Here’s one that is supremely important. When you are doing cloning, always do your cloning on a blank layer above the layer you’re wanting to clone. When you do this you have to make sure that you have the “all layers” or “current and below” selected in the menu at the top of the screen. There are a few reasons to do your cloning on a new layer. First, if you clone too much, or you do something you don’t want to do you can either just grab the eraser tool and delete the cloned area that you want back, or delete the whole layer and start over. The next reason is that because it’s on a new layer, you can lower the opacity of the cloned layer to make it not so “heavy handed” or fade it slightly. (I didn’t actually clone anything in this example, I just used it to show you where the drop down on the menu bar was)

 

Turn an image into a virtual Pano

This image was ok, but I thought that it would have looked a whole lot better as a “pano” or panoramic. The problem was, I had only shot the one image, not multiple images to stitch to make a true pano. What to do? Fake it! Open your image in Photoshop, grab your crop tool and drag it out from edge to edge on your image. Then slowly bring the bottom and top in until your have the area you want selected. I have found that cropping off in between 1/3 to 1/2 of the image works about perfectly. In the end, you have an image like this:

I hope that you have picked up a tip or two from this post. If there’s anything you have a question about, feel free to leave it in the comment section. Don’t forget to follow me on Twitter @JasonLPhoto or on Facebook here.

Wacom Tablets for editing

What do you use to edit your pictures? I don’t mean Photoshop or Gimp, Lightroom or Aperture. I mean what instrument do you use to physically input to your computer? If you answered mouse, or (ahh) trackpad, you’re not getting the best that you can possibly get out of your photos. One of the Photoshop guys (it was either Matt, Scott, or R.C.) said recently that using a mouse to edit an image is like using a single sized paint brush to paint an entire house. Yes, you can get the job done, but not with the precision, quality, or speed that you could with a roller, and a fine brush. The same holds true with tablets for photo editing. The Wacom Intuos Tablet has 2048 levels of pressure. This means that you can use paint brushes, erasers, and all of the other pressure sensitive tools in Photoshop to a level that you couldn’t do with a mouse or otherwise. So what do I use? I use the Wacom Intuos 4 Small.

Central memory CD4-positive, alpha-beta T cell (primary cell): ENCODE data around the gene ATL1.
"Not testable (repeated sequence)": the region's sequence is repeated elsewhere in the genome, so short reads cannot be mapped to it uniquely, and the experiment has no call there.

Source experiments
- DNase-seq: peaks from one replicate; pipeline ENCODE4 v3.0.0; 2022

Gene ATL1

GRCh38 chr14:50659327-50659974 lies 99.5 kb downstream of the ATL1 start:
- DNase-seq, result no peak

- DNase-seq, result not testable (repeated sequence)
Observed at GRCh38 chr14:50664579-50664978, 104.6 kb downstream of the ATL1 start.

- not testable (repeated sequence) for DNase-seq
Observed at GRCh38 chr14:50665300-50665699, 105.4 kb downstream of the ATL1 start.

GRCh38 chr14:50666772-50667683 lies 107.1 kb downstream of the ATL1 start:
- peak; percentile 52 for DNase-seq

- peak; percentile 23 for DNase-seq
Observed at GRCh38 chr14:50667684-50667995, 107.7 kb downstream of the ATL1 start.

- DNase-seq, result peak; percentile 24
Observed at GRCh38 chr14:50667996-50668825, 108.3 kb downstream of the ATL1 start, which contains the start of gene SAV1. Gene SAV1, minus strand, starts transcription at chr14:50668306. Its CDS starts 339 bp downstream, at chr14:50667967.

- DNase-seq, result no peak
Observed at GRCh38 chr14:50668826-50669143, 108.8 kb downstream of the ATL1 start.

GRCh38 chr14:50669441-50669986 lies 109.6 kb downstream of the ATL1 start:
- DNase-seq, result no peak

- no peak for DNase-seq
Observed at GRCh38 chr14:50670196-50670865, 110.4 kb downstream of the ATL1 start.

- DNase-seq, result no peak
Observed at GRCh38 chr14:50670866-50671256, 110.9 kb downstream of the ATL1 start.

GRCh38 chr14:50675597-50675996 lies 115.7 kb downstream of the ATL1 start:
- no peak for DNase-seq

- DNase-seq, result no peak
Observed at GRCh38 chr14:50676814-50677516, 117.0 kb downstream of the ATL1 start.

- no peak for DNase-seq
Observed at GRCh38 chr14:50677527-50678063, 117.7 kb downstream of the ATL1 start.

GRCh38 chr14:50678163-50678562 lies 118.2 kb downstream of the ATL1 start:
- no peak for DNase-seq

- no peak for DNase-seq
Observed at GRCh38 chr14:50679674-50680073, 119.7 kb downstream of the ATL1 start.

I use the Wacom Intuos small for two reasons. First, it fits in my laptop bag and goes everywhere my laptop goes. Second, I prefer the cheaper price of the smaller tablet. My buddy Terry did a review of the Wacom Medium tablet here. Everything in his review of the medium applies to the Intuos 4 small except for the LEDs next to the buttons. The Small doesn’t have them. I agree completely with Terry’s review of the tablet. Wacom builds great quality products. I started with the Wacom Bamboo tablet. The Bamboo is Wacom’s consumer line of tablets, and while still a good product, it pales in comparison to the Intuos 4. With Six customizable express keys, a touch ring with 4 customizable functions the Intuos 4 is sure to speed up your workflow 2 fold. Besides Photoshop CS5, the Wacom Tablet is my most important editing tool.